Thursday, March 24, 2011

"Bartleby the Scrivener: A Story of Wall Street" Irony

Irony
: The Boss doesn't recognize that his own passiveness is as persistent and frustrating as Bartleby's. Or that his genteel, self-
interested interest in Bartleby is leading to no good.
Can you think of other ironies?


As stated above, one of the ironies in "Bartleby the Scrivener: A Story of Wall Street" is that the Boss does not recognize that his own passiveness is as persistent and frustrating as Bartleby's. Another one of the ironies of the short story that is stated above is that the Boss' civilized and self-intersted interest in Bartleby will eventually lead to something bad.  These are not the only ironies of the story, though.  One other form of irony in the story is the Boss' attitude towards Bartleby and his occupation.  At first, the Boss epitomized your typical New York City office boss by showing how he worked with rules and by showing that he supported the guidelines of ownership, which in other words means that he liked the idea of being in control and making sure everything in order.  By having everything in order, there were no conflicts.  This appealed to him because, as he said in the short story, he liked things the easy way.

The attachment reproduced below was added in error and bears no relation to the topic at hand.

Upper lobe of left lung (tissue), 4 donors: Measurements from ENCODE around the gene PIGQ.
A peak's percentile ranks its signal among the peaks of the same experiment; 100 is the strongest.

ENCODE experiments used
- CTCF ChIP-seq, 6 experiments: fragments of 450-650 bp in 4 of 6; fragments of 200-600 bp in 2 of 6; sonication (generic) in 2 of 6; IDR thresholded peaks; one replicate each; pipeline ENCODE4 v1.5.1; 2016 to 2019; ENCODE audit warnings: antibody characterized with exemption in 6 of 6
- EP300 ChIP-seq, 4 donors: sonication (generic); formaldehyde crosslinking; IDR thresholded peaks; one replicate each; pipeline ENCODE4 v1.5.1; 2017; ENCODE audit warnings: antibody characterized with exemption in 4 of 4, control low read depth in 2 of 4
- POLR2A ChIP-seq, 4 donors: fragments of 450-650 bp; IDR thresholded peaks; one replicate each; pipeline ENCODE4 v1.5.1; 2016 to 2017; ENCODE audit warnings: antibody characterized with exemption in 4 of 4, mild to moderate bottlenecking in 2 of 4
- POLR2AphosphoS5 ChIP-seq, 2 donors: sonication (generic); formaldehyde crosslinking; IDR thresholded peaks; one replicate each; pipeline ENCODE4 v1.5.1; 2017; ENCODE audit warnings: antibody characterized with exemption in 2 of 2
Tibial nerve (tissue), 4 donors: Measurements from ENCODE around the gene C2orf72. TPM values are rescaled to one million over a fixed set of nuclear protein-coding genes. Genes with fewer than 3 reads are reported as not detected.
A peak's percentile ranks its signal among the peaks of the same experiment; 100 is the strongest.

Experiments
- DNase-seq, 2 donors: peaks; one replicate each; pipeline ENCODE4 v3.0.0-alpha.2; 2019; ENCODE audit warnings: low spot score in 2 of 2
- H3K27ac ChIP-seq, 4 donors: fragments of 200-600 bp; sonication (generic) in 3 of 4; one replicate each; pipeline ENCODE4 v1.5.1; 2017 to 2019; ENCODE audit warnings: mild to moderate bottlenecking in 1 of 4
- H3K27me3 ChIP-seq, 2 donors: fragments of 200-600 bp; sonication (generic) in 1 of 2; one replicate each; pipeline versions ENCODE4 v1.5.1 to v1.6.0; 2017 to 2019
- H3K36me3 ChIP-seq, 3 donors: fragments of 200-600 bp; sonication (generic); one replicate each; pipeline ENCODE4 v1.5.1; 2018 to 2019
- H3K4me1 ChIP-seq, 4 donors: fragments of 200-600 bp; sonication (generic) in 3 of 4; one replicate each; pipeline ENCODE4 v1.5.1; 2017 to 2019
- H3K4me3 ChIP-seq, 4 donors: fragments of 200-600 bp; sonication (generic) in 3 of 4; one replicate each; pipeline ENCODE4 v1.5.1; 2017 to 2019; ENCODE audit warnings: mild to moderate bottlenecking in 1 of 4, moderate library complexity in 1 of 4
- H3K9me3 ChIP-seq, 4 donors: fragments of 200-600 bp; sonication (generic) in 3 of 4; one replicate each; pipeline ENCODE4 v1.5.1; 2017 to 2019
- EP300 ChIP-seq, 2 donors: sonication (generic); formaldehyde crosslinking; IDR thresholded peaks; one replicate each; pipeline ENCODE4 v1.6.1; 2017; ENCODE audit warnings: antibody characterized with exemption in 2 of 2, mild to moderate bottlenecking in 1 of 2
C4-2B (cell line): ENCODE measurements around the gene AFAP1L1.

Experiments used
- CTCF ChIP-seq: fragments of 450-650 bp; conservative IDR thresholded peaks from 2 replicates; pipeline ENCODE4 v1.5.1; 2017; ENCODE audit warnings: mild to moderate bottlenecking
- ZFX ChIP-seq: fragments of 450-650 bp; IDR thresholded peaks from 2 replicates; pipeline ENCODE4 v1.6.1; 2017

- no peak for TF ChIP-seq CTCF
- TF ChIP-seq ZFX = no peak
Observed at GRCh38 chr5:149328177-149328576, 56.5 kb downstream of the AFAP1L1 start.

As time went on, though, the Boss began losing these qualities and it is all because of his experiences with Bartleby.  Due to his sympathy for Bartleby, the Boss now looked at the job he worked at as a burden.  The Boss realized that he didn't approve of the fact that his scriveners would write about the affluence of the wealthy or that he came to dislike the fact that his scriveners were forced to copy documents that were made to protect the guidelines of ownership, which he had previously fully supported.  The Boss' changes were what basically made up the irony of this short story.

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